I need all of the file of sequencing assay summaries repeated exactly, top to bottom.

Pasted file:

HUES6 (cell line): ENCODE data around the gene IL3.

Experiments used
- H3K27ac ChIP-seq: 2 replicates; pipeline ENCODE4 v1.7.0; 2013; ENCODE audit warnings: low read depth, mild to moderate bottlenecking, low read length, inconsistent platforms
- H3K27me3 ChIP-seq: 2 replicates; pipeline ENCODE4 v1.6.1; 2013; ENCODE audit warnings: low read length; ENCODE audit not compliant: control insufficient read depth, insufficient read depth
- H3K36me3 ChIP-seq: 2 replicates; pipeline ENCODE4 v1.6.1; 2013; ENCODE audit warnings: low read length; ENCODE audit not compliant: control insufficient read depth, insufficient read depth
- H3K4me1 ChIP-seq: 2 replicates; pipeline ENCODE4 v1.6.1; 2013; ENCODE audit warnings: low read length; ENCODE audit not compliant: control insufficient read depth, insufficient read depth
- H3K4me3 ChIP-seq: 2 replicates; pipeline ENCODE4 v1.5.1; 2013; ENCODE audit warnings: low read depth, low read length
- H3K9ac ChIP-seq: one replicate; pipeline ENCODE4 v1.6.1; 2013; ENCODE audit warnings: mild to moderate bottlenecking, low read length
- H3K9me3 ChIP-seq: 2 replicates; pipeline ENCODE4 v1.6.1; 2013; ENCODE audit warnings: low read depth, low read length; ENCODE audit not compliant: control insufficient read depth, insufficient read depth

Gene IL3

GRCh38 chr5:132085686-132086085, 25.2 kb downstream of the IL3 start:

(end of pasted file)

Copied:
HUES6 (cell line): ENCODE data around the gene IL3.

Experiments used
- H3K27ac ChIP-seq: 2 replicates; pipeline ENCODE4 v1.7.0; 2013; ENCODE audit warnings: low read depth, mild to moderate bottlenecking, low read length, inconsistent platforms
- H3K27me3 ChIP-seq: 2 replicates; pipeline ENCODE4 v1.6.1; 2013; ENCODE audit warnings: low read length; ENCODE audit not compliant: control insufficient read depth, insufficient read depth
- H3K36me3 ChIP-seq: 2 replicates; pipeline ENCODE4 v1.6.1; 2013; ENCODE audit warnings: low read length; ENCODE audit not compliant: control insufficient read depth, insufficient read depth
- H3K4me1 ChIP-seq: 2 replicates; pipeline ENCODE4 v1.6.1; 2013; ENCODE audit warnings: low read length; ENCODE audit not compliant: control insufficient read depth, insufficient read depth
- H3K4me3 ChIP-seq: 2 replicates; pipeline ENCODE4 v1.5.1; 2013; ENCODE audit warnings: low read depth, low read length
- H3K9ac ChIP-seq: one replicate; pipeline ENCODE4 v1.6.1; 2013; ENCODE audit warnings: mild to moderate bottlenecking, low read length
- H3K9me3 ChIP-seq: 2 replicates; pipeline ENCODE4 v1.6.1; 2013; ENCODE audit warnings: low read depth, low read length; ENCODE audit not compliant: control insufficient read depth, insufficient read depth

Gene IL3

GRCh38 chr5:132085686-132086085, 25.2 kb downstream of the IL3 start: